Löwenmensch (Lion Man) c. 40,000 BCE - 29.6 cm (11.7 inches) in height, 5.6 cm wide, and 5.9 cm thick - Ulmer Museum - Ulm, GermanyThis sculpture—Löwenmensch (Lion Person)—was found in Germany in 1939—broken into over 200 pieces. It’s a work carved out of ivory from a mammoth, worked with a flint stone knife. It’s both the oldest known sculpture in the world (created c. 40,000 BCE), and the oldest known uncontested example of figurative art yet discovered—with hybrid zoomorphic and anthropomorphic features. The “Venus of Willendorf” no longer holds that honor, people. She’s only 27,000 years old! Arts culture is always learning more.

The pieces from this work were stored until the late 1960s, when a reconstruction was attempted but remained incomplete. Further excavations led to the discovery of more pieces. In 1988—a complete reconstruction was finally possible, and this is the result. The age of the figurine was determined by carbon dating material from the same layer where the sculpture’s pieces were found. Through study, we now know that it’s associated with the archaeological Aurignacian culture (35,000 to 45,000 years ago) located in both Europe and Asia. There are seven parallel, transverse, carved gouges on the left arm—and archeologists and art historians are still working on determining their significance. The reconstruction and understanding of a work of art can often take a very long time. Arts culture can only do what its knowledge and resources allow, at any given time.


The World’s Oldest Art

Ostrich eggshell fragments - 62,000 years old - Western Cape of South Africa (click photo for larger image)These ostrich eggshell fragments, with patterns etched into their sides, are among the very earliest examples of decorative art—or what was once known as “minor” arts. From the Western cape of South Africa, wares such as this one were created 62,000 years ago, and are far older than the earliest writing or any other art forms that still exist. The symbols engraved on them are regular lines and hatches, and are so many in number that archaeologists think they may well be communicative, or at least symbolic. Since 1999, these fragments have been researched and protected in a collaboration between the Department of Archaeology at the University of Cape Town and the Institute of Prehistory and Quaternary Geology at the University of Bordeaux. 270 fragments have been found. It’s estimated that fragments exist for 25 complete containers. Imagine that! It’s been determined that the tradition of engraving found on the eggshell vessels lasted for several thousand years. It is only through the work of many, many dedicated professionals that these treasures— and an understanding of them—have come to light.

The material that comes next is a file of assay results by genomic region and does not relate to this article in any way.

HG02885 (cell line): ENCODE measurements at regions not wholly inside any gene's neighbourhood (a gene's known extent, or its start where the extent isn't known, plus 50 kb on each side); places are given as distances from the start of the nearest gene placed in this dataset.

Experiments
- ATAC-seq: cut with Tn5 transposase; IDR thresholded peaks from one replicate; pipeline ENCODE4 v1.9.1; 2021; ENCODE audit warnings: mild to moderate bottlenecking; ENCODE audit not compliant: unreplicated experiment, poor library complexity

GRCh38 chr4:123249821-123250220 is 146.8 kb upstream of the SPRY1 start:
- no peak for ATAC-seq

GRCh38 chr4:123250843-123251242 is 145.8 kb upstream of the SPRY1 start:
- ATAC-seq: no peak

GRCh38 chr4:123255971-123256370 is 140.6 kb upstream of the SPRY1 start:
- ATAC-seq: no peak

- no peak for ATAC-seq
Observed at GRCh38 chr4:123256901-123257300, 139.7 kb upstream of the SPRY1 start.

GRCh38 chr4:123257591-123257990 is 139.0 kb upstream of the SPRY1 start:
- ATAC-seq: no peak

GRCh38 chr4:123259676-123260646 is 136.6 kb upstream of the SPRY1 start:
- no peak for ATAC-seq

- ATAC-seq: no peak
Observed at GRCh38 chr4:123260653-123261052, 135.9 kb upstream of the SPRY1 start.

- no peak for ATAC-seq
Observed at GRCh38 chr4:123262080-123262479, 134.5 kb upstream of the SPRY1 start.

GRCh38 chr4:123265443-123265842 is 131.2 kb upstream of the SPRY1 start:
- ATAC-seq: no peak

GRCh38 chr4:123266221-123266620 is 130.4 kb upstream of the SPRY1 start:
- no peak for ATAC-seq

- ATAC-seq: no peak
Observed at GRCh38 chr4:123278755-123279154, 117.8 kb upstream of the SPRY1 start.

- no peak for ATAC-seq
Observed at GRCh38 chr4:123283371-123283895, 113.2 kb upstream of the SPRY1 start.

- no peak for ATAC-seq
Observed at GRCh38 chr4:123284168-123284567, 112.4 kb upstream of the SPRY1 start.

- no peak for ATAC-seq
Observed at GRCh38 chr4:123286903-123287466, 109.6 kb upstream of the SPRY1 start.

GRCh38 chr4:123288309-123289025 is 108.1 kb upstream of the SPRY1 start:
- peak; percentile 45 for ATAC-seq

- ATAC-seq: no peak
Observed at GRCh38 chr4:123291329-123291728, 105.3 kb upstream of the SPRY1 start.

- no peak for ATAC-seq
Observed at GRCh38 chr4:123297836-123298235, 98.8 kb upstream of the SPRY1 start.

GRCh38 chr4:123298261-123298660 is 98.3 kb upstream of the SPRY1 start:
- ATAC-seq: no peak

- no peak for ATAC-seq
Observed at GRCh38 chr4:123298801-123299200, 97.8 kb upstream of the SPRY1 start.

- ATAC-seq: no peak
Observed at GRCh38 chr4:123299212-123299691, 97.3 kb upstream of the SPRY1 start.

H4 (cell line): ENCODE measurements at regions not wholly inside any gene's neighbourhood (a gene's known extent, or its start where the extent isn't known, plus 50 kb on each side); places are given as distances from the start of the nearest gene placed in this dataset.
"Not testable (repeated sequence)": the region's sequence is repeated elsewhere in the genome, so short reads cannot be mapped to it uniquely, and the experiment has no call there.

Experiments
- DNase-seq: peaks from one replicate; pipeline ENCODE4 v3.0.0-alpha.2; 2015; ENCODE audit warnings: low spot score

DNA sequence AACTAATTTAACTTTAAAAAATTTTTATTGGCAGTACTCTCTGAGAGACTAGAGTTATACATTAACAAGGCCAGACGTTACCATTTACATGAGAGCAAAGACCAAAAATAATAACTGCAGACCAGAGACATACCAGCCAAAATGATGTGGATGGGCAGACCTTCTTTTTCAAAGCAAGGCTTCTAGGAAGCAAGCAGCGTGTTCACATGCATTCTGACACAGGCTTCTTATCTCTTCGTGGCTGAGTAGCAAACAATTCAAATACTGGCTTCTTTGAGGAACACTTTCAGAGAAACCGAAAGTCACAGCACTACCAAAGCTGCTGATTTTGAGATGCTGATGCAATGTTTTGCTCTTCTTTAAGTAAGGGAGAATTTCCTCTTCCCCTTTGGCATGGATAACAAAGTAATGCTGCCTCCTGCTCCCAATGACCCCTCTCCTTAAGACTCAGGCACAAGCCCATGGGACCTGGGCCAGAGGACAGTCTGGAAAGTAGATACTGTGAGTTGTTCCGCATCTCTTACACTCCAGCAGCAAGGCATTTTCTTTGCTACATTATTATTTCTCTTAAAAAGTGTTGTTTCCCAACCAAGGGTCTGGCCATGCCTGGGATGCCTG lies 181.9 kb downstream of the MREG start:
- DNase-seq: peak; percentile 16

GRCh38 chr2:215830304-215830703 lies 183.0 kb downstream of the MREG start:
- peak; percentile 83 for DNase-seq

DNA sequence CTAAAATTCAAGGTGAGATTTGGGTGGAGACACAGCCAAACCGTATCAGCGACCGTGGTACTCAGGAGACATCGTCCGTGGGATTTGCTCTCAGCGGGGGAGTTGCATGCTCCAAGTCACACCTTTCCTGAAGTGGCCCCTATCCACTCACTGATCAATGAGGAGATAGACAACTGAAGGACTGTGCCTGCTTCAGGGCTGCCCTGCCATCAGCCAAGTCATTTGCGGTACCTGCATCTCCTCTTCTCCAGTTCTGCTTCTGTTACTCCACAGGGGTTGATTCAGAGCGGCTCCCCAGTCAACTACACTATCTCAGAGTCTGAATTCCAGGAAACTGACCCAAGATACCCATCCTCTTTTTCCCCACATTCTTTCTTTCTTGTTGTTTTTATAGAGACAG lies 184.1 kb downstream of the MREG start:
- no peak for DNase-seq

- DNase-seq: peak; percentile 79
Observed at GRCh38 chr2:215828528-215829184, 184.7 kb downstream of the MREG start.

Rock of Ages: Australia's Oldest Artwork Found

The rock art was discovered in a cave called Nawarla Gabarnmang. Photograph: Bryce Barker/AFP/Getty ImagesJust when we thought we’d found it all--another 28,000 year old work is discovered:

“An archaeologist says he has found the oldest piece of rock art in Australia and one of the oldest in the world: an Aboriginal work created 28,000 years ago in an outback cave...Barker said he had found evidence that the cave where he found the rock art had been occupied for 45,000 years.”



Long Ago... Far Away... Prehistoric Cave Painting at Lascaux

Lascaux: The Great Hall of Bulls. The most impressive of all Palaeolithic art, the works extend on both sides of the vaulted walls of a sloping floored rotunda. (click photo for larger image)The most famous prehistoric painting site is Lascaux--a complex of caves in southwestern France, famous for its cave paintings. The original caves are located near the village of Montignac, in the Dordogne département. They contain some of the earliest known art, dating back to somewhere between 13,000 and 15,000 BCE, or as far back as 25,000 BCE. Click here to connect with a host of sites addressing Prehistoric Art.